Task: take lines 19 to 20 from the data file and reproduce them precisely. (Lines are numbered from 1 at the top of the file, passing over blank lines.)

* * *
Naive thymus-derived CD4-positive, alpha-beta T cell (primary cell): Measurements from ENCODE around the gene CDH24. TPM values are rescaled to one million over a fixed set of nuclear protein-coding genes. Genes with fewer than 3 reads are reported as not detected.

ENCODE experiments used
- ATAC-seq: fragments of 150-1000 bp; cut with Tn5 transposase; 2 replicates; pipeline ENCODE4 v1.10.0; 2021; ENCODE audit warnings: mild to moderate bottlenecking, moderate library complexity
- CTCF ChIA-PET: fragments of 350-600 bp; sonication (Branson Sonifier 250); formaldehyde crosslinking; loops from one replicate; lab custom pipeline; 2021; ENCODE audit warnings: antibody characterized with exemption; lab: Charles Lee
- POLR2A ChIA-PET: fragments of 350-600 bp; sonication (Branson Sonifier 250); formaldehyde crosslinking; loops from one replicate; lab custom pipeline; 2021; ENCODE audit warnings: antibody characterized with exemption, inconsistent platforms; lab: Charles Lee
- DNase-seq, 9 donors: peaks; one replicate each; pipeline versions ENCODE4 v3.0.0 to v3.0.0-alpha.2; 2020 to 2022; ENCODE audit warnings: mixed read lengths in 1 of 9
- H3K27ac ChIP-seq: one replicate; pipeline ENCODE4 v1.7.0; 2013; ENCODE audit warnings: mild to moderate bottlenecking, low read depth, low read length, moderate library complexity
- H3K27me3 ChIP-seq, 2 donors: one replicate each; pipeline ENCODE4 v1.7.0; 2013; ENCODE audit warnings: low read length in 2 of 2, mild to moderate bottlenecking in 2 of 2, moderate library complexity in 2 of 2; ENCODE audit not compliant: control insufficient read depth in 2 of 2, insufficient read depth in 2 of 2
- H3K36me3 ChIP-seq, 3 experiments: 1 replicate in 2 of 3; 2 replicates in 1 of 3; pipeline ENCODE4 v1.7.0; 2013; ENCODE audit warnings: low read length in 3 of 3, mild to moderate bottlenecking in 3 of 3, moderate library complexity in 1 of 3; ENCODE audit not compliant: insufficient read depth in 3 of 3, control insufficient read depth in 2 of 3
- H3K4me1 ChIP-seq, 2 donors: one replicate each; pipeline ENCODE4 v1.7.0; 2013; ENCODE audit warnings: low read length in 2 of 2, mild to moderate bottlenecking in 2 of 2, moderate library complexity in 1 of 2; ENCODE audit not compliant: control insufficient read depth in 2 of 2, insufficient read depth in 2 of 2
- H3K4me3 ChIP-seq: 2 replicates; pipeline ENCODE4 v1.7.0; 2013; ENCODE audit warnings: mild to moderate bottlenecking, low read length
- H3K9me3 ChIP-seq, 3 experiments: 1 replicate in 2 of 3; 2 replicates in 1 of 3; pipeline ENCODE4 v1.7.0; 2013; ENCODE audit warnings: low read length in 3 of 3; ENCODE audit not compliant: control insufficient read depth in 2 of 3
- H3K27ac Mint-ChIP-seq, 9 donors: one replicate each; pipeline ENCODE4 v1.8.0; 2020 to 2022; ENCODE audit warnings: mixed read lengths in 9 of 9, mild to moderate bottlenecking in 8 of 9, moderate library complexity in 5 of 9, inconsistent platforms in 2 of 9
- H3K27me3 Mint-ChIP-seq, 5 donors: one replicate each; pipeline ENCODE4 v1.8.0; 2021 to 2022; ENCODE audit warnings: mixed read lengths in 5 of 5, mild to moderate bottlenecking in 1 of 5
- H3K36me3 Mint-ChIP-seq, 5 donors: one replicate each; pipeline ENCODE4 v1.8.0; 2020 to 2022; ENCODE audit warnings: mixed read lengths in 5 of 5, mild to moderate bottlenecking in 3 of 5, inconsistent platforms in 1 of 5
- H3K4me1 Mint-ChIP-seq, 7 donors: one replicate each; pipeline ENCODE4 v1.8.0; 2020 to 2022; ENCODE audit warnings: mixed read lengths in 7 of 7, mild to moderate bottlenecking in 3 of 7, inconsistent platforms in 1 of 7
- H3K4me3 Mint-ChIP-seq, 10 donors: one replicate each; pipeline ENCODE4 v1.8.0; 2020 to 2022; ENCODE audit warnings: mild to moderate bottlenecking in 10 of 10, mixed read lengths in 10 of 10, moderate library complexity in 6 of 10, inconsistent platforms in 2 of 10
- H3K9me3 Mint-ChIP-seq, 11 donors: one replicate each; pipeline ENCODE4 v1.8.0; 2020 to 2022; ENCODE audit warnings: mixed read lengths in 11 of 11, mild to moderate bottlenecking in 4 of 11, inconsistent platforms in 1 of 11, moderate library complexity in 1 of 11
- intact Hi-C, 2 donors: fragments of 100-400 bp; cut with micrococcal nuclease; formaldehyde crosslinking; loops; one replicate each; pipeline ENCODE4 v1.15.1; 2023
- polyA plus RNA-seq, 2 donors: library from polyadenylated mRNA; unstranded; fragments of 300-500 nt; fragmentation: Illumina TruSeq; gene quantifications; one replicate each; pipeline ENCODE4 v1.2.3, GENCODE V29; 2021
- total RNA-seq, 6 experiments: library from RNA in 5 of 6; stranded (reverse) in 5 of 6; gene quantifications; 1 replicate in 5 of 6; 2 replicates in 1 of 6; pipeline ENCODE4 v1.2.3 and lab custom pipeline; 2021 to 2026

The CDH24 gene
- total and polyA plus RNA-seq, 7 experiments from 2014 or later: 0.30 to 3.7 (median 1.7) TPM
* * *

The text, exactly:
- intact Hi-C, 2 donors: fragments of 100-400 bp; cut with micrococcal nuclease; formaldehyde crosslinking; loops; one replicate each; pipeline ENCODE4 v1.15.1; 2023
- polyA plus RNA-seq, 2 donors: library from polyadenylated mRNA; unstranded; fragments of 300-500 nt; fragmentation: Illumina TruSeq; gene quantifications; one replicate each; pipeline ENCODE4 v1.2.3, GENCODE V29; 2021